A List of Resources For Not Celebrating 26 January
above ARTWORK BY HOLLY MCLENNAN-BROWN OF KOORIE TALES
The 26th of January is a day commemorating formal incursion into Aboriginal lands by colonist invaders, that for some reason (racism, political inertia and racism) is classified as a public holiday in Australia. Only a nationally recognised public holiday since 1994, Aboriginal people have been marching on 26 January since 1938. So whether you call it Invasion Day, Survival Day, Day of Mourning or 26 January, we know you know this is not a date to celebrate.
But what should you do instead? We’ve pulled together a bunch of resources to help you answer that question. There are many ways to effectively and respectfully show support for First Nations communities and call for change. How will you get up, stand up and show up this year?
above 2021 INVASION DAY MARCH BY ALESHA CAROLINA VIA INSTAGRAM/CLOTHING THE GAPS
GO TO A PROTEST
For some, going to a protest on 26 January is as much a tradition as outdated ideas of backyard barbeques. Show up, be counted and lend your voice to support an Aboriginal-led event.
ANTaR publishes a listing of events happening nationwide on 26 January. You can look up what’s going on in your state or territory and then find more information on Google or social media.
If you want to wear your values marching, while also supporting First Nations businesses, here’s a non-exhaustive list of some brands and artists selling ally-friendly merch with meaning to wear year-round.
above CLOTHING THE GAPS’ NAARM STORE BY CATHERINE ELISE
GO TO WORK
While calls have rightfully changed from #ChangeTheDate to #AbolishTheDate as the nation pauses to reflect what it is the public holiday actually “celebrates”, a growing number of Australians are committing to going to work and not taking the public holiday.
Change It Ourselves is a group that supports employees and employers to swap public holiday benefits to a different day. Talk to your employer, check out how your workplace can get involved and be mindful that you are not also turning your mind away from the hard work that must be done on these Stolen Lands for reconciliation.
Take the opportunity to educate yourself and listen to the words of Indigenous writers and thinkers on the problems of 26 January and First Nations history (or send them to those friends and family who may be a bit behind the times).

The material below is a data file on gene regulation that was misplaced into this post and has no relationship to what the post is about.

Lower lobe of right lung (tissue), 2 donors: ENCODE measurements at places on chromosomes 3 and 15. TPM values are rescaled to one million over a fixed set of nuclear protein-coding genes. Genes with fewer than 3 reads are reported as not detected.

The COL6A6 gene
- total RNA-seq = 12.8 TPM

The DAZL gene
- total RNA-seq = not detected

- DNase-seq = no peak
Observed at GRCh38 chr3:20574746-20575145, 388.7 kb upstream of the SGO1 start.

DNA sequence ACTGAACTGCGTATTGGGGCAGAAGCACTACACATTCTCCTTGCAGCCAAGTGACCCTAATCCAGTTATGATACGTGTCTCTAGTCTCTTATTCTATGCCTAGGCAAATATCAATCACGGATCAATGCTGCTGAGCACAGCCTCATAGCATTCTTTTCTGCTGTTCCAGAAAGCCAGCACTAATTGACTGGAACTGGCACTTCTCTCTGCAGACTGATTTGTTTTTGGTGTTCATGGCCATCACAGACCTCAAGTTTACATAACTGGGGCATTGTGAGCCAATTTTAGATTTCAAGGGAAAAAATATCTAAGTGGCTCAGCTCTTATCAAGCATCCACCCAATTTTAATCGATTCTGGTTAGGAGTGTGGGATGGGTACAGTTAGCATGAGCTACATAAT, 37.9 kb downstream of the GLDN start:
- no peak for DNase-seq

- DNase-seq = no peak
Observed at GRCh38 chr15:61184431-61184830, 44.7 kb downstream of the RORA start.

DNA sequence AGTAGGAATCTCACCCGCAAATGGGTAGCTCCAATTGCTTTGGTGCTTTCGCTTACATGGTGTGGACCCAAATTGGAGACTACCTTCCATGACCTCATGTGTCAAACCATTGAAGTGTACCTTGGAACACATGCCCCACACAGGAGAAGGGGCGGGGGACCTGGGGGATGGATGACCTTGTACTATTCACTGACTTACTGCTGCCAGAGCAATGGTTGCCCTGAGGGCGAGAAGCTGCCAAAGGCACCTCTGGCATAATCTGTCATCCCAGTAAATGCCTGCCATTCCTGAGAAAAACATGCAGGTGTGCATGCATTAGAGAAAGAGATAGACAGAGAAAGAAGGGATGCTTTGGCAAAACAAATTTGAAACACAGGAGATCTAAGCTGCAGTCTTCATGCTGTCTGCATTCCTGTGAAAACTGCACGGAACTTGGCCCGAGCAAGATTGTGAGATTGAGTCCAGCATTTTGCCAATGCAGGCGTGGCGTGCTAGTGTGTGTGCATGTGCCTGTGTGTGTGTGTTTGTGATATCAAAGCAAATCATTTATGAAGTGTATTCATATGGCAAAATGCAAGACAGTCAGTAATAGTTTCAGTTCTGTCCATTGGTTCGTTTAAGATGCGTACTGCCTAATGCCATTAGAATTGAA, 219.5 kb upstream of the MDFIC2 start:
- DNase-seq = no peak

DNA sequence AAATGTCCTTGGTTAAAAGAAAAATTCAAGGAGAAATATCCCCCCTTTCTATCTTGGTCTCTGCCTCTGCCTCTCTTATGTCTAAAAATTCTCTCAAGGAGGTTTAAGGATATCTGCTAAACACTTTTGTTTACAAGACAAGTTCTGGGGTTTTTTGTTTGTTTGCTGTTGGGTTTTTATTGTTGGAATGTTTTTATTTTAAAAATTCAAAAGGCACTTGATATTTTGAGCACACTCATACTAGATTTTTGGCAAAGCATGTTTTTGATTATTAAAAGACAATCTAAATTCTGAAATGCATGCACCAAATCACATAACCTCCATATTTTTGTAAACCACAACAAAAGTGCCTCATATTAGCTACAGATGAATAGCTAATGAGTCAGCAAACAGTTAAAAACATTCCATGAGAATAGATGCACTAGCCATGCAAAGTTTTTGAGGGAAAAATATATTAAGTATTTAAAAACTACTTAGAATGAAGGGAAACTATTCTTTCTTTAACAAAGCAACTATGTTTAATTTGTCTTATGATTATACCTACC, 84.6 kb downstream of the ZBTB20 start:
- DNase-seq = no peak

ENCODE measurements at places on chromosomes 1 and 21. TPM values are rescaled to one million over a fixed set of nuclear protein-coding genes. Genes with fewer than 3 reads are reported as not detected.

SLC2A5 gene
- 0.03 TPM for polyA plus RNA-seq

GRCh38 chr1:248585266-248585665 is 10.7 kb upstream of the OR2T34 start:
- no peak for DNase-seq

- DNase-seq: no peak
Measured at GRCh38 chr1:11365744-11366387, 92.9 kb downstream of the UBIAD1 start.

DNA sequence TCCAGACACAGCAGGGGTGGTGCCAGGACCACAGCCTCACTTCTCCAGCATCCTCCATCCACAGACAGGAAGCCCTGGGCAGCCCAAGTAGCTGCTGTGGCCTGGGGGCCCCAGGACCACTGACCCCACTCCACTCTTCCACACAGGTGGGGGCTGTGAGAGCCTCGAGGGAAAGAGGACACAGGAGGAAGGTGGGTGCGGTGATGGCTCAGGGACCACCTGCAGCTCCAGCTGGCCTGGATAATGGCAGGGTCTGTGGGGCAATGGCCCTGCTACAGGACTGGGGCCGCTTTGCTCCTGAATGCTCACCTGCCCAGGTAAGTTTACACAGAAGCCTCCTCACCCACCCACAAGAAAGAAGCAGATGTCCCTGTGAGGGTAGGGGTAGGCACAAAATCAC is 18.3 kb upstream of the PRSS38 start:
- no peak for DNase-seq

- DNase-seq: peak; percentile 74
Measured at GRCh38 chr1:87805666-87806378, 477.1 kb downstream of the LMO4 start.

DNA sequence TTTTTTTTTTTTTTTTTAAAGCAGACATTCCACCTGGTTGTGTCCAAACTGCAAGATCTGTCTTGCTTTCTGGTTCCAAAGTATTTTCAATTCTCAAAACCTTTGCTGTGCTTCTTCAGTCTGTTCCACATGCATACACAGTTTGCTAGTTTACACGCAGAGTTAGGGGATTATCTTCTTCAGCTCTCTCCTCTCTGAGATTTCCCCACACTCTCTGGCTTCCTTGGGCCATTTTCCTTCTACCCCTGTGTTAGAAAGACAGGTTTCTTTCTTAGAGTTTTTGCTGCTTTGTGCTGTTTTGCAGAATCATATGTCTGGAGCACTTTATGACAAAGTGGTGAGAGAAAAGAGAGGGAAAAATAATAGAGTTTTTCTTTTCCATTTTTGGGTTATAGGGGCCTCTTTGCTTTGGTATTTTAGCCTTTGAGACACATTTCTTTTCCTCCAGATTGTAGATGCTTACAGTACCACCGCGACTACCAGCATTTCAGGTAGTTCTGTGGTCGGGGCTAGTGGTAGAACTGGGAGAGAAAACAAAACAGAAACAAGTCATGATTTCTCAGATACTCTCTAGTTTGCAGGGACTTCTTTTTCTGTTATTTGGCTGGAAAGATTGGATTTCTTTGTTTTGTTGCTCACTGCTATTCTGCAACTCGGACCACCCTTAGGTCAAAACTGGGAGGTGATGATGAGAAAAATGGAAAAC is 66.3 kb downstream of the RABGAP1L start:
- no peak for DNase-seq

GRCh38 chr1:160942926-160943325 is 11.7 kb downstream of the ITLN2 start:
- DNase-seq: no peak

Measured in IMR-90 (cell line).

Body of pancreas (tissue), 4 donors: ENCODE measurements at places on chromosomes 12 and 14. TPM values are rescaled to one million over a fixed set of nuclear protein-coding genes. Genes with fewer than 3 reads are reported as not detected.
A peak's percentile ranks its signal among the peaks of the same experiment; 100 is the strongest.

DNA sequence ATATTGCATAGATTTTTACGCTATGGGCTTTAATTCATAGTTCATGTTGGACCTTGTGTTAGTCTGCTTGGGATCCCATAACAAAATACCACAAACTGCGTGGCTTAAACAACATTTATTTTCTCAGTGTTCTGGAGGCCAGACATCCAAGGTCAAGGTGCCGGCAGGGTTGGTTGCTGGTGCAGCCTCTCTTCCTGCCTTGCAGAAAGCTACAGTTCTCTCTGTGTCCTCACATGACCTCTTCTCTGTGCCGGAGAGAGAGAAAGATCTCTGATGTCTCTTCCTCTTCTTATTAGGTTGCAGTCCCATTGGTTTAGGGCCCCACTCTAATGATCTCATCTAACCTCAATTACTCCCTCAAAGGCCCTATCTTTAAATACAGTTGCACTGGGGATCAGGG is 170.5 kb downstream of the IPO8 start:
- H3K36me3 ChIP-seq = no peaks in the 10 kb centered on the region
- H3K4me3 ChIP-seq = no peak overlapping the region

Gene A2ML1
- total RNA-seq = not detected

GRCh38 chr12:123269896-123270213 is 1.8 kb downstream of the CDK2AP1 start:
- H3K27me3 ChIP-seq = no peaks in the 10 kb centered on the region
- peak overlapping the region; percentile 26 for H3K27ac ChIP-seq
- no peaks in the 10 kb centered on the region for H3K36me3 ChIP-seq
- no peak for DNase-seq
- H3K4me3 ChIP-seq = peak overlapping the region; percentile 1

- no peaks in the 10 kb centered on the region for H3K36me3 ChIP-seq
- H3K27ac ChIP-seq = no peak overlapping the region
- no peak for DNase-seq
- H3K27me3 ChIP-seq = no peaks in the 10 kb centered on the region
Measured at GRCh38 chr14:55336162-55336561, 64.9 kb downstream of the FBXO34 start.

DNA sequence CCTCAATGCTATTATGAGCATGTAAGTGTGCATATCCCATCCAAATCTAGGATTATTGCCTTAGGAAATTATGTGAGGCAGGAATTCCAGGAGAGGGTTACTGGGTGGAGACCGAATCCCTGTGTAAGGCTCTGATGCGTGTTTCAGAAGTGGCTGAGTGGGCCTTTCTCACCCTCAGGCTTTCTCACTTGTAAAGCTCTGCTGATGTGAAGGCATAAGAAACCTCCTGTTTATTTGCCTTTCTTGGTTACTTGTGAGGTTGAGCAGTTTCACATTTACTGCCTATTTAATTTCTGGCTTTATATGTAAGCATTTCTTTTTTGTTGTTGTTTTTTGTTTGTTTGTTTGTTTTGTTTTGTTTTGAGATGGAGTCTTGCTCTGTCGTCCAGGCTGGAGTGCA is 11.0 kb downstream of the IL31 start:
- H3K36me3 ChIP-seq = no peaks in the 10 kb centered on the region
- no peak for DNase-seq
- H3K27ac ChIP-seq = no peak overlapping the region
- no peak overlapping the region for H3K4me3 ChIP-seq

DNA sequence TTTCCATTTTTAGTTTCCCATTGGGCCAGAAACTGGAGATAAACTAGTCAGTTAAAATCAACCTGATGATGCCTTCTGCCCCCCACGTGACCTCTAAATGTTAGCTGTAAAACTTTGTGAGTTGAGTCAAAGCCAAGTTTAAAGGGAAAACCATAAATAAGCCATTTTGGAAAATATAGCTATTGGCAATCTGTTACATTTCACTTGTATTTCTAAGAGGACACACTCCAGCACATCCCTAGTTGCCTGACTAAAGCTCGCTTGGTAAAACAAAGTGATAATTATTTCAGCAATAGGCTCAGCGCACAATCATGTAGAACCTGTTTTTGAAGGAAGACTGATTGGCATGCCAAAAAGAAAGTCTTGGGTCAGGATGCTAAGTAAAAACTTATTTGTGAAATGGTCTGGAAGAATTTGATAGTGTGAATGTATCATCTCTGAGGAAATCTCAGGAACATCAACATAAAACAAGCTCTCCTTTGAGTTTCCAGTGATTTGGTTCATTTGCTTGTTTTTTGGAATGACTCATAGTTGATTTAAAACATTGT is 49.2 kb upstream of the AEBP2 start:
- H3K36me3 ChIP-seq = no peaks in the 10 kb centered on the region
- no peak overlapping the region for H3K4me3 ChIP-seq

Yorta Yorta Woman Taneshia Atkinson On How To Respectfully Navigate 26 January And Above All Be A Good Ally
Anaiwan Writer Nick Harvey-Doyle on Why 26 January Can Never Represent a Day of Unity
Darumbal and South Sea Islander Amy McQuire on What to Tell Kids about Celebrating Invasion
Gamilaroi Man Luke Pearson: Why I No Longer Support #ChangeTheDate
Stan Grant: Racism and the Australian Dream
Take It Blak – Episode 1, January 26
Gamilaroi and Dharug Writer Tully De Vries On 5 Tips On How to Avoid Being Hot Garbage this Invasion Day
A Short History of the Australian Indigenous Resistance 1950 – 1990
The Jajoo Warrngara: Culture Classroom
Of course, listening to First Nations peoples isn’t just for January, it’s forever. Keep up to date, no matter the date, by adding these voices to your follow list and acknowledging the diverse views of First Nations people across this continent.
As Nick Harvey-Doyle says, “For most allies, 26 January is a day to demonstrate active participation in a nationally significant issue. But for First Nations peoples, it is just one day out of a lifetime committed to advocacy.”
The best thing you can do on 26 January is commit to sustained support – being a First Nations ally all year round.
If you’ve got reparation dollars burning a hole in your pocket, you can always put your money where your morals are. Gomeroi woman Amy Thunig has created this excellent list of First Nations-owned businesses to buy from. For more large-scale business end partnerships, Supply Nation is Australia’s leading database of verified Indigenous businesses. And you can always contribute to the Pay The Rent Grassroots Collective.
You can support more targeted First Nations causes and campaigns, whether with your money, your voice or your time as a volunteer. Though it may not always seem like it, the power to change the status quo is in your hands.
The Indigenous Literacy Foundation